Liliana Rodriguez, 12, usually dumps her white Styrofoam lunch tray and its contents into the garbage when she’s finished eating in Nolan Middle School’s cafeteria.
But on Wednesday, something changed.
The sixth grader dropped her empty chocolate milk carton in the trash, walked over to a green bin and stacked the tray on a pile of others.
Never miss a local story.
“They get recycled now and it’s gonna help the environment,” said Rodriguez, as a nearby classmate followed her lead.
Across town at Palmetto High School, students in the cafeteria replicated Nolan’s lunchtime routine. It’s all part of a new initiative the Manatee County School District started at the beginning of this year at the two schools to not only help the environment but raise money for the schools. District energy experts want the recycling to expand to other schools.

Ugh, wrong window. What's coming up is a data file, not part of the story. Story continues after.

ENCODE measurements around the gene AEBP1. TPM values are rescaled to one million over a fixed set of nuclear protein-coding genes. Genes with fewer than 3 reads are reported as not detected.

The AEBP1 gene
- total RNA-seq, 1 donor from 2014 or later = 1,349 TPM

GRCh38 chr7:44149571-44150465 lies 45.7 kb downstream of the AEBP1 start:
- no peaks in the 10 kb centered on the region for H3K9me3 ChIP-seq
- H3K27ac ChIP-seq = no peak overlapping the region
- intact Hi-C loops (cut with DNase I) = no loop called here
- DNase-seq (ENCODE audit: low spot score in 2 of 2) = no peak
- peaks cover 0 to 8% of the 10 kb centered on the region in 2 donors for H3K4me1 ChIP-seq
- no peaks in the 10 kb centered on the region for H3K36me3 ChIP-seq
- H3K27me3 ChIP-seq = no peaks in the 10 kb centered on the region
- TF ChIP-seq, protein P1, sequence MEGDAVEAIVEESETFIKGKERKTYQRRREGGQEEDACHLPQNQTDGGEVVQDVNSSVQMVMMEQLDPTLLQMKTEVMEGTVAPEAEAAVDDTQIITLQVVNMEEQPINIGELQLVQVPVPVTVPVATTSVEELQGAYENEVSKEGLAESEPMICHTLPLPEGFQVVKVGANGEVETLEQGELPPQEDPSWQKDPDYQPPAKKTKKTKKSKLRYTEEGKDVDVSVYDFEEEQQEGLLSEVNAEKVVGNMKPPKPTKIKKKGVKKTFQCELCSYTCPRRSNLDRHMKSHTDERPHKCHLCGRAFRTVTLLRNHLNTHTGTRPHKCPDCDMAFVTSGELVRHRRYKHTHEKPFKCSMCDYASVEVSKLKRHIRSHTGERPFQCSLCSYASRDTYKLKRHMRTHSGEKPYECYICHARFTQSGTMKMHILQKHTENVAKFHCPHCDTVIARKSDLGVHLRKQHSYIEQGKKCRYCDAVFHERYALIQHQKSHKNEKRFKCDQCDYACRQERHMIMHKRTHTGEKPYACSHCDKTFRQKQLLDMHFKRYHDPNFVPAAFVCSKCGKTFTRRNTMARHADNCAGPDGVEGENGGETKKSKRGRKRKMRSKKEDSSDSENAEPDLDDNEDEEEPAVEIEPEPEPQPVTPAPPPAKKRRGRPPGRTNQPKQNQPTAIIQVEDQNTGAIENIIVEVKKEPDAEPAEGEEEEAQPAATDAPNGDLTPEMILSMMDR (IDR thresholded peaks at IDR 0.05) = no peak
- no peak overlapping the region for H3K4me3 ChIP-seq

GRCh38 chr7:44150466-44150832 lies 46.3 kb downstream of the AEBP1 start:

Disposable Styrofoam lunch trays formerly trashed at those schools are now transformed into plastic flower pots.
Trays are collected and placed in a green Thermo Compactor on campus.
“We load them in and run it for about five hours to melt them down into a thick block of hard plastic,” said Sandra Boyd, district director of food services.
Thermo Compactions Systems, a Lakeland based company, then takes the blocks and molds them into durable pots used for flowers, plants or other creations.
The pots are given back to the schools so students can sell them to raise funds for educational programs.
The cost, which Thermo Compaction and the district are still negotiating, will be split between the two entities, Boyd said.
The district spends about $600,000 on trash pick-up annually, said Patrick Gallagher, an energy and recycling specialist with the district’s energy department. But by recycling the refuse trays, he said, about $11,000 will be saved because less trash will be picked up.
The number of garbage bags filled daily at the two schools will be reduced from 100 to about 45 bags, Gallagher said.
District officials hope to do the same thing at the remaining middle and high schools, he said. Elementary schools use plastic trays.
“It’s our desire to have compactors in all the schools that use Styrofoam trays,” Gallagher said.